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The True Story of Rudolph

December 21, 2009

A man named Bob May, depressed and brokenhearted, stared out his drafty apartment window into the chilling December night.
 His 4-year-old daughter Barbara sat on his lap quietly sobbing. Bobs wife, Evelyn, was dying of cancer.

Little Barbara couldn’t understand why her mommy could never come home. Barbara looked up into her dad’s eyes and asked, “Why isn’t Mommy just like everybody else’s Mommy?”  Bob’s jaw tightened and his eyes welled with tears.Her question brought waves of grief, but also of anger.  It had been the story of Bob’s life.  Life always had to be different for Bob.
Small when he was a kid, Bob was often bullied by other boys.   He was too little at the time to compete in sports.  He was often  called names he’d rather not remember.
From childhood, Bob was different and never seemed to fit in.  Bob did complete college, married his loving wife and was grateful to get his job as a copywriter at  Montgomery  Ward during the Great Depression.  Then he was blessed with his little  girl.  But it was all short-lived.  Evelyn’s bout with cancer stripped them of all their savings and now Bob and his daughter were forced  to live in a two-room apartment in the  Chicago  slums.  Evelyn died  just days before Christmas in 1938.
Bob struggled to give hope to his child, for whom he couldn’t even afford to buy a Christmas gift. But if he couldn’t buy a gift, he was determined a make one – a storybook!  Bob had created an animal character in his own mind and told the animal’s story to little Barbara to give her comfort and hope.
Again and again Bob told the story, embellishing it more with each telling.  Who was the  character?  What was the story all about?  The story Bob May created  was his own autobiography in fable form. The character he created was a misfit outcast like he was. The name of the character?  A little reindeer named Rudolph, with a big shiny nose.  Bob finished the book just in time to give it to his little girl on Christmas Day. But the story doesn’t end there. 
The general manager of  Montgomery  Ward caught wind of the  little storybook and offered Bob May a nominal fee to purchase the  rights to print the book.  Wards went on to print, “Rudolph the  Red-Nosed Reindeer” and distribute it to children visiting Santa Claus in their stores.  By 1946 Wards had printed and distributed  more than six million copies of Rudolph.  That same year, a major publisher wanted to purchase the rights from Wards to print an  updated version of the book.In an unprecedented gesture of  kindness, the CEO of Wards returned all rights back to Bob May.  The book became a best seller.  Many toy and marketing deals followed and Bob May, now remarried with a growing family, became wealthy from  the story he created to comfort his grieving daughter.  But the story doesn’t end there either.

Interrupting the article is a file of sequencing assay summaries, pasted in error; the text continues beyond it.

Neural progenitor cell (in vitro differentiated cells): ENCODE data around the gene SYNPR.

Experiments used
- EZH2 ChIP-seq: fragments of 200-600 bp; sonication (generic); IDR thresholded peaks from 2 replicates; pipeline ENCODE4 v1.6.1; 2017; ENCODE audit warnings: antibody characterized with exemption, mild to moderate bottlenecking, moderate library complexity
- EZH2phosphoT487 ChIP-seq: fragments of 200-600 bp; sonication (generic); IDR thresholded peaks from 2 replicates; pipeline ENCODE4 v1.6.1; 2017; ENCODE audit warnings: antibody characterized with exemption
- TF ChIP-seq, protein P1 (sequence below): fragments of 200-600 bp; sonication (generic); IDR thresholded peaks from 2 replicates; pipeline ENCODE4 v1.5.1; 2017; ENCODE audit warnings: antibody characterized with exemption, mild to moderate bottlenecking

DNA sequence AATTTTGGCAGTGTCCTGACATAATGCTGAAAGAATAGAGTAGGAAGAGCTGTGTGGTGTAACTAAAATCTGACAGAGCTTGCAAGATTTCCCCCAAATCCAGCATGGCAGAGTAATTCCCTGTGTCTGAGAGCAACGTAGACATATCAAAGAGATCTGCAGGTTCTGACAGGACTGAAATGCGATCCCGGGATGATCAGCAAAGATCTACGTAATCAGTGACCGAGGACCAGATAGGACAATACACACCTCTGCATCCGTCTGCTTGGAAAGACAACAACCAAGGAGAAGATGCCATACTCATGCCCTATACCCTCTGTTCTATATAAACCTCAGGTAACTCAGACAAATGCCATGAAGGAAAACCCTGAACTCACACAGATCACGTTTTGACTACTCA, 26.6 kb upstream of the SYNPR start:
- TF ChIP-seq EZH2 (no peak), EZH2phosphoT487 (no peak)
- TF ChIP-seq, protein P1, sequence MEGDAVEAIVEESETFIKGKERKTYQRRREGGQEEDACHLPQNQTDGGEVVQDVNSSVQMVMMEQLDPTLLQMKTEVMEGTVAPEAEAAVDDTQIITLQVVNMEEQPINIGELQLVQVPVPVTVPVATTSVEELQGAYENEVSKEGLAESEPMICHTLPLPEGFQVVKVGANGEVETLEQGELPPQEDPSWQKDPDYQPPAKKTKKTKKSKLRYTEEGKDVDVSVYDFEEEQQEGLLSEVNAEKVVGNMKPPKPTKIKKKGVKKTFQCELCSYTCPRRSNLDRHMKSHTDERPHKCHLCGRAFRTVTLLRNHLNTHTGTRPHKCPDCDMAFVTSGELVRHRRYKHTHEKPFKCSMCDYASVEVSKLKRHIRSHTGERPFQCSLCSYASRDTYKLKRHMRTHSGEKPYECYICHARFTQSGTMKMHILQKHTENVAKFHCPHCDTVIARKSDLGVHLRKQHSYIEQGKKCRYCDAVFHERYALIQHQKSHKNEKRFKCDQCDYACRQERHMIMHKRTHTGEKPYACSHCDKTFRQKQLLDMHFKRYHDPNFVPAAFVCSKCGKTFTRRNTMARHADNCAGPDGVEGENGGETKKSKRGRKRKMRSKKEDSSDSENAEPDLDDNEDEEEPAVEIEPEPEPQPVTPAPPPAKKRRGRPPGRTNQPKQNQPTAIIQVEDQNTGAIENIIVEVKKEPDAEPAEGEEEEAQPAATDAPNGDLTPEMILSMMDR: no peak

Bob’s brother-in-law, Johnny Marks, made a song adaptation to  Rudolph.  Though the song was turned down by such popular vocalists  as Bing Crosby and  Dinah   Shore  ,  it was recorded by the singing  cowboy, Gene Autry.  “Rudolph the Red-Nosed Reindeer” was released  in 1949 and became a phenomenal success, selling more records than  any other Christmas song, with the exception of “White Christmas.” 
The gift of love that Bob May created for his daughter so long ago kept on returning back to bless him again and again.  And Bob May learned the lesson, just like his dear friend Rudolph, that being different isn’t so bad.  In fact, being different can be a blessing.

Now you know!

Merry Christmas!

6 Comments leave one →
  1. December 21, 2009 8:40 AM

    sad but heartwarming at the same time.

  2. December 21, 2009 12:51 PM

    And now you know! 😉

  3. December 21, 2009 12:54 PM

    That is a beautiful story. I had no idea.

    • December 21, 2009 1:05 PM

      I didn’t either. I thought it was pretty cool when I read it and did a little digging to make sure what I was reading was indeed the truth. I thought I would share it with everyone. 😀

  4. December 21, 2009 2:06 PM

    I knew bits and pieces, but never the full story. This is amazing! Thanks for sharing!

    • December 21, 2009 3:46 PM

      My pleasure! I had never heard this story but I thought it was pretty cool! 😀

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